The Polish Language and the Tower of Babel
Do you remember? The Tower of Babel? Where did God give each “country” a different language? Well, we now also know who was the last in line… We now call that country Poland…
Phew, what a language!
It is a competition with how many consonants you can put together, especially when they are s sounds. If you look at the letters szcz (sjtsj) in the dictionary, there are several pages filled with words that start with this… Take, for example, the city of Szczecin – pronounced as shtsjètsien.
And then you think you hear a word you know… nope.
Well, you have to be careful with that. There are a lot of the same words in Polish and Russian, but that doesn’t mean they have the same meaning. Divan means sofa in Russian, floor in Polish… Where does your guest sleep? Hitri means sneaky in Russian, stingy in Polish… That is really something else…
And then the grammar… Pffff
A verb with three letters gets an ending with 7 letters in the past tense… Huh? Yes, you read that right: the last letter of the verb is replaced by 7 (!) other letters.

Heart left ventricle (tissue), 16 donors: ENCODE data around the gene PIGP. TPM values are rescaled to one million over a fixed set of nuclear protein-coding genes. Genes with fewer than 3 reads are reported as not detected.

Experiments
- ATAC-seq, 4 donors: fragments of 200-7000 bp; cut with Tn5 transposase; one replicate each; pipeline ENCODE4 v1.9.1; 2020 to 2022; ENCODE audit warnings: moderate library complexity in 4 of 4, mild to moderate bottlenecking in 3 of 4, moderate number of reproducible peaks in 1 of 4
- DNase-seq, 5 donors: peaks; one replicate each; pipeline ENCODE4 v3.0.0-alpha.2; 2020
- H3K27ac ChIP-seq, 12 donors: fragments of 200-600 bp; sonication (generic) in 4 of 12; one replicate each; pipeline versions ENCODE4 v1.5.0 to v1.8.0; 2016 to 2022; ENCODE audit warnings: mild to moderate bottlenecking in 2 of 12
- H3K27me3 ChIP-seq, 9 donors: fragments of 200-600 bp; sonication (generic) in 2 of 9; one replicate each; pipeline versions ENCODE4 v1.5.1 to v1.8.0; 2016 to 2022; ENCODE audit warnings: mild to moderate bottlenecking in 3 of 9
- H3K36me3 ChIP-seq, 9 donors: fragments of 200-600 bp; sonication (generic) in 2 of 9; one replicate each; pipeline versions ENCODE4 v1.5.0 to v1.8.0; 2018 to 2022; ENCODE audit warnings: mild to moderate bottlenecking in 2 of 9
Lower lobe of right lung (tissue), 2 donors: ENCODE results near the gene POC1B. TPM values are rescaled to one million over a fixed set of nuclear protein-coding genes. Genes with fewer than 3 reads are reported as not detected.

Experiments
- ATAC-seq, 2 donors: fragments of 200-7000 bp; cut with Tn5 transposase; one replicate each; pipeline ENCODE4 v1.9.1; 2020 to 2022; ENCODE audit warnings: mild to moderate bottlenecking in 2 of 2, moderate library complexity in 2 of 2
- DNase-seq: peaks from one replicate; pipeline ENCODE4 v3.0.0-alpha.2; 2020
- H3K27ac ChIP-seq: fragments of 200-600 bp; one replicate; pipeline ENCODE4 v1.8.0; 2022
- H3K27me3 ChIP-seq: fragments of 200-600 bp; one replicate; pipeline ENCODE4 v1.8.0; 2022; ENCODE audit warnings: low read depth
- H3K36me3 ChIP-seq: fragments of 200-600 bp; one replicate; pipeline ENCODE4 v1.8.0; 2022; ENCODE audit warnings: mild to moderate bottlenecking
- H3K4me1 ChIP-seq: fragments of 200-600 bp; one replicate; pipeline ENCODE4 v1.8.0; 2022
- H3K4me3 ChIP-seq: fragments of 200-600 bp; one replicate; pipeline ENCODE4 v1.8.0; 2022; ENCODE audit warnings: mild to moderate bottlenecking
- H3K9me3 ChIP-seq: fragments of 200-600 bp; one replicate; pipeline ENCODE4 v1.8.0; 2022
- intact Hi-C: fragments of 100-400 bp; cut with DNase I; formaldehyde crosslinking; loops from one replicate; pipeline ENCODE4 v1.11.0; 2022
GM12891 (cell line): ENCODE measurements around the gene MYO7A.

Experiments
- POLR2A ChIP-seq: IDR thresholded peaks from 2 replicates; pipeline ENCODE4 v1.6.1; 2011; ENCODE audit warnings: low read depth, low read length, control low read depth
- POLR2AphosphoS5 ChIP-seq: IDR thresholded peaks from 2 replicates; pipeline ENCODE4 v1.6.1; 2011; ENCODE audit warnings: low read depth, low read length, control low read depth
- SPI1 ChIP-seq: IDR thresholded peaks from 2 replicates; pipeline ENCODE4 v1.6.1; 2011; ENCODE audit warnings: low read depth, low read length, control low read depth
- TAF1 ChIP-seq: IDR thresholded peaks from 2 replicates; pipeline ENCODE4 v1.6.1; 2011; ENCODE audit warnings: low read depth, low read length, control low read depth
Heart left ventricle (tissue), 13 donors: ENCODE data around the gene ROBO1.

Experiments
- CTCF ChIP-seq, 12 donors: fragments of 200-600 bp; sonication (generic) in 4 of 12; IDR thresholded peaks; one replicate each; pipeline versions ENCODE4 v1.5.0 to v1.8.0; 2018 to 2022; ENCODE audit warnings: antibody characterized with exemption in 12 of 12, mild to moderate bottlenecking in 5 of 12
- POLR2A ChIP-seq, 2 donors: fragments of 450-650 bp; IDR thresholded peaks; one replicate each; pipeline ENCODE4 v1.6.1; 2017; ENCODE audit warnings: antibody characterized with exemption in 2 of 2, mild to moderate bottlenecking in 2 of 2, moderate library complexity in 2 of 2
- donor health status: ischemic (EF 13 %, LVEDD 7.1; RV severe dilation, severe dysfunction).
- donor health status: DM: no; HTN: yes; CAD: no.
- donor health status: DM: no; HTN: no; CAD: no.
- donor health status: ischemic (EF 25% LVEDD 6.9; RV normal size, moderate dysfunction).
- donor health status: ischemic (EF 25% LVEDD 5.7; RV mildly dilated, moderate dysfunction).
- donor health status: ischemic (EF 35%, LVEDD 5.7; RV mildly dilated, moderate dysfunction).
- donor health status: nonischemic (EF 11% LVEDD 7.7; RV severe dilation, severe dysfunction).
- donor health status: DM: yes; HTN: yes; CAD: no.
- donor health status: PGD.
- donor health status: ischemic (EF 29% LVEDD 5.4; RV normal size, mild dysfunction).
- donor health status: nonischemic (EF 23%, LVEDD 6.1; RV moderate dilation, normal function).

Oh, and have you ever heard of past tense? Well, that’s a topic in it self. So, when you have read a book, you first have to think about who I am (a man or a woman – yes, that is another ending), then you have to think whether you have finished the book or whether you are still in the process of reading it. Reading the book (remember?), depending on that choice, you choose one of the two verbs for ‘read’.
And plural forms of past tense verbs are even more fun. There are two variants of this, namely a group in which at least 1 man is present or a group in which no man is present (women, children, things…). You can therefore deduce from the form that is used whether a man was present or not…
I would like to say: we are steadily struggling, but unfortunately it is a one-man sport: I am steadily struggling 😉